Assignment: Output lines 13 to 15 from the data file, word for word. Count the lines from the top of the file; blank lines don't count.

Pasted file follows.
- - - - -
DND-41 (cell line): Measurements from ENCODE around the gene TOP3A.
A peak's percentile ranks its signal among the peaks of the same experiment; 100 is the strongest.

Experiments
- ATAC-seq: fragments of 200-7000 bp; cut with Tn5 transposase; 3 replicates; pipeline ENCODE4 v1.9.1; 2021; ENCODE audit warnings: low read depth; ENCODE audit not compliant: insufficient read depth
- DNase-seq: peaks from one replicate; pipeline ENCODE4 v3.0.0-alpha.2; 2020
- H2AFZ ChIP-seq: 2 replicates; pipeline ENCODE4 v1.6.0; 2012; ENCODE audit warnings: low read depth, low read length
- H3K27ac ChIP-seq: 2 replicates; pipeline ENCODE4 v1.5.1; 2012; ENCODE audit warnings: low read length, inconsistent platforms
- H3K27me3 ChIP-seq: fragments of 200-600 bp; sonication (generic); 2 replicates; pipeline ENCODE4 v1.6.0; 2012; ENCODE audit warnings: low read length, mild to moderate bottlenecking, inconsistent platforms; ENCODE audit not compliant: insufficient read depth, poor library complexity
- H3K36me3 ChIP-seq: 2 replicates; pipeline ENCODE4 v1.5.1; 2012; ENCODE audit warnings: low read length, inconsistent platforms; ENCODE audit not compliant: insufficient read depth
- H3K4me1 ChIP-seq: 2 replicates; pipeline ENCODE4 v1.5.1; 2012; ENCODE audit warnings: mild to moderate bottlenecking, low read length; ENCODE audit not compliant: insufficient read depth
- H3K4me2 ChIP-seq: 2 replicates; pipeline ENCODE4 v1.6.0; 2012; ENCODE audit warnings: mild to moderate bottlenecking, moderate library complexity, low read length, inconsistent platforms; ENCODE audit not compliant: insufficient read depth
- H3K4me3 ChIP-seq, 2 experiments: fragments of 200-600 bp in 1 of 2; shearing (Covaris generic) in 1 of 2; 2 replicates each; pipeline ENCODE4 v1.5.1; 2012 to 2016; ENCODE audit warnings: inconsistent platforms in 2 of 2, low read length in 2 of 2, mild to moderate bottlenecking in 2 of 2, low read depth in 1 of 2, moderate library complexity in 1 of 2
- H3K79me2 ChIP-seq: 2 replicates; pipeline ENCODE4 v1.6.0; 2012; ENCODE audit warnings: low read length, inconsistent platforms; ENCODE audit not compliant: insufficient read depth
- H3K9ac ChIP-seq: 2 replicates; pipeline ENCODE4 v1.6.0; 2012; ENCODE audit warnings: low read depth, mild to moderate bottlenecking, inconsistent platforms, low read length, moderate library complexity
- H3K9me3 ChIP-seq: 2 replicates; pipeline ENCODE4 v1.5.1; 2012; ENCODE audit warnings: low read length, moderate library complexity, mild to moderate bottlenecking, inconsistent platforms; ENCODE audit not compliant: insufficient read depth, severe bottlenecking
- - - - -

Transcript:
- H3K79me2 ChIP-seq: 2 replicates; pipeline ENCODE4 v1.6.0; 2012; ENCODE audit warnings: low read length, inconsistent platforms; ENCODE audit not compliant: insufficient read depth
- H3K9ac ChIP-seq: 2 replicates; pipeline ENCODE4 v1.6.0; 2012; ENCODE audit warnings: low read depth, mild to moderate bottlenecking, inconsistent platforms, low read length, moderate library complexity
- H3K9me3 ChIP-seq: 2 replicates; pipeline ENCODE4 v1.5.1; 2012; ENCODE audit warnings: low read length, moderate library complexity, mild to moderate bottlenecking, inconsistent platforms; ENCODE audit not compliant: insufficient read depth, severe bottlenecking